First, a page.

In a nation where people are presumed innocent until proven guilty, people who have not been found guilty of a crime and found eligible for release from jail pending a trial or further proceedings should not have their lives turned upside down simply because they can’t afford monetary bail. We think it’s normal, but it’s not. Only two countries, the U.S. and the Philippines, allow for-profit bail bondsmen.
This is a costly problem. As a recent report from the Criminal Justice Policy Program at Harvard University Law School noted, in addition to the high direct costs of incarceration, pretrial detention can have severe collateral consequences for defendants and their families.
People detained in jails for prolonged periods of time can be at risk of losing their jobs, their vehicles, their homes, their health care and even the custody of their children, regardless of whether or not they are ever found guilty of the crime for which they were arrested.
Key to a fix is moving to a risk-based system focusing more on a person’s flight risk and risk to the public, as a group convened by California Chief Justice Tani Cantil-Sakauye recently suggested.
Jurisdictions across the country — including Washington, D.C. and Kentucky — have proven that pretrial justice systems that prioritize risk assessments and community-based supervision can safely reduce the detention of defendants without compromising rates of court appearances or public safety.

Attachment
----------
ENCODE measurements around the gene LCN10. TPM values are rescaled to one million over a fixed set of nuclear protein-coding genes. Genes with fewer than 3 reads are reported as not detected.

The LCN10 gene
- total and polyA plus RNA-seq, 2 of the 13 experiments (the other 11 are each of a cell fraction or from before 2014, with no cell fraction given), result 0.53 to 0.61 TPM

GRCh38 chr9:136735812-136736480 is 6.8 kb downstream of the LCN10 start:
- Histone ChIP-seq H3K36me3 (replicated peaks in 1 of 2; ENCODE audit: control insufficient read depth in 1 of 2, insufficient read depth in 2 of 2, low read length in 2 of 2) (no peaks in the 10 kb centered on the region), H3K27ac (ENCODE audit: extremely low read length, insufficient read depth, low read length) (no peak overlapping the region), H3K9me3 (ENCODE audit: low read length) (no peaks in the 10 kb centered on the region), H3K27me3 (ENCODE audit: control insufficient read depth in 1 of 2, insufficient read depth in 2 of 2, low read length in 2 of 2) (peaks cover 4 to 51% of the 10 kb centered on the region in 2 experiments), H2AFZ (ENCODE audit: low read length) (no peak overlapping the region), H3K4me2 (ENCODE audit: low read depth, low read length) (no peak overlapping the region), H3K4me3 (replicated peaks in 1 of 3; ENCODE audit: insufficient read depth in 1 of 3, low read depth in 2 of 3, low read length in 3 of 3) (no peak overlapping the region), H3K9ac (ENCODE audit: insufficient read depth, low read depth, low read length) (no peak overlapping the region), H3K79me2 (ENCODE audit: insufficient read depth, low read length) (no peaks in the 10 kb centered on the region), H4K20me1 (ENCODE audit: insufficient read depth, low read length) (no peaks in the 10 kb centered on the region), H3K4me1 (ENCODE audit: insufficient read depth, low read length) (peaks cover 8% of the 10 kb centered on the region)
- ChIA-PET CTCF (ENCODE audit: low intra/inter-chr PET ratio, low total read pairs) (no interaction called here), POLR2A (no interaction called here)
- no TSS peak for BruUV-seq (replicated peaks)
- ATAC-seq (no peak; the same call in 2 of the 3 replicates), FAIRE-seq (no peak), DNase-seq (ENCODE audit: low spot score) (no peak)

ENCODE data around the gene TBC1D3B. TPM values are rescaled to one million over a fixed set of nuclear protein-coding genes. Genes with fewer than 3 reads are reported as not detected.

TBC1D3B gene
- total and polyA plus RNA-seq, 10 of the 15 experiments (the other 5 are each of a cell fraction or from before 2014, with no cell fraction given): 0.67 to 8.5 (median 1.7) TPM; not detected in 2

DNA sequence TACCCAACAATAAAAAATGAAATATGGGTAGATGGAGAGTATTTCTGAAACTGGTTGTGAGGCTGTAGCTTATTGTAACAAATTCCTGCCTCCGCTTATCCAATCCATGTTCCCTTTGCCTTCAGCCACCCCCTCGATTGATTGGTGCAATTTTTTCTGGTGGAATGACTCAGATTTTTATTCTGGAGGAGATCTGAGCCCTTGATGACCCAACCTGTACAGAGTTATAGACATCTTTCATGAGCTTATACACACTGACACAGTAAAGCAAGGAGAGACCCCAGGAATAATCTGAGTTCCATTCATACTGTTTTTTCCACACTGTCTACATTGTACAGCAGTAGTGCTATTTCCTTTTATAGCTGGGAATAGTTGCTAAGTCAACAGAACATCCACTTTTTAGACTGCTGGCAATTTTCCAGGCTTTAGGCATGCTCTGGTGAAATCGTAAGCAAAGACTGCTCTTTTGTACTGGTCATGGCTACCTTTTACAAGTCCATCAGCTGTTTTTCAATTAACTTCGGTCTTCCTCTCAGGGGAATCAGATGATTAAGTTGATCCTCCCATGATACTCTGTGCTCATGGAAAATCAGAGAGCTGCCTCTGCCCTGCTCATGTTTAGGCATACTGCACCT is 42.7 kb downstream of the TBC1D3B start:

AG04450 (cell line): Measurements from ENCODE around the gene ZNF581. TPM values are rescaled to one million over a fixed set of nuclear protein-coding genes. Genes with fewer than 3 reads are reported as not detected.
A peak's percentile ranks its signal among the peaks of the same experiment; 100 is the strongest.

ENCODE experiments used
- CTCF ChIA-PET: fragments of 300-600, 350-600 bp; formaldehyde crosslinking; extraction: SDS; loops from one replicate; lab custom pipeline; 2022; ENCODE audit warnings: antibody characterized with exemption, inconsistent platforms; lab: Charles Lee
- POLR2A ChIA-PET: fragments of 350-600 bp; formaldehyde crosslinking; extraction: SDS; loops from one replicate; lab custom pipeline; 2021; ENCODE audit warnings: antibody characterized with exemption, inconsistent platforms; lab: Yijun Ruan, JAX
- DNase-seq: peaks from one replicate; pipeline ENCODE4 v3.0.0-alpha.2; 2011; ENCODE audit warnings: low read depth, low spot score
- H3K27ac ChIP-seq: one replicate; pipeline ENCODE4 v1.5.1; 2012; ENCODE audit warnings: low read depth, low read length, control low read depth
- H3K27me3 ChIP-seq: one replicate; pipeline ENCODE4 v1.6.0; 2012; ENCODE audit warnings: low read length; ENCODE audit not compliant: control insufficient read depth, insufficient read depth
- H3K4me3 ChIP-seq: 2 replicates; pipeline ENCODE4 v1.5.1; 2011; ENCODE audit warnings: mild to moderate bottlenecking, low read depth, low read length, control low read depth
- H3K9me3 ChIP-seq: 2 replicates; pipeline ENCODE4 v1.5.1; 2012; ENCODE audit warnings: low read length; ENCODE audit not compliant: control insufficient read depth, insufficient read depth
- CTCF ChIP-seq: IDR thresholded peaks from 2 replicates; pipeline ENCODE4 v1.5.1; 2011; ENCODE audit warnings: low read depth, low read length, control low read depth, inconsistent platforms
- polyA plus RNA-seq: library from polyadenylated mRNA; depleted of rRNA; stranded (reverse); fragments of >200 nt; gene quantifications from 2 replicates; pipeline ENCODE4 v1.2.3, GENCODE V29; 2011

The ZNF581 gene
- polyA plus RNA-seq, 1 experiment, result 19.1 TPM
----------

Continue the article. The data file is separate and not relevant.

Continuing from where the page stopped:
California should follow their lead. As Sen. Bob Hertzberg, D-Van Nuys, proposes through SB10, and as recommended by the chief justice’s group, California can establish a risk-based pretrial assessment system, investing in pretrial services in every county and ending the practice of detaining someone solely because of a small bank account.
As a 2015 report from Californians for Safety and Justice noted, most counties here already have pretrial services, providing information to judges for pretrial release or detention decisions and/or monitoring those released.
But the extent of those services and uses of risk assessments vary significantly by jurisdiction, often constrained by financial limitations.
Fixing this by ensuring the establishment and appropriate funding of effective pretrial services in every county is critical. As jurisdictions across the country have shown, investing in pretrial services can yield significant cost savings from reduced incarceration.
Reforming to focus on risk rather than finances has received bipartisan support both in the California Senate and the U.S. Senate. It’s time for California to pass bail reform.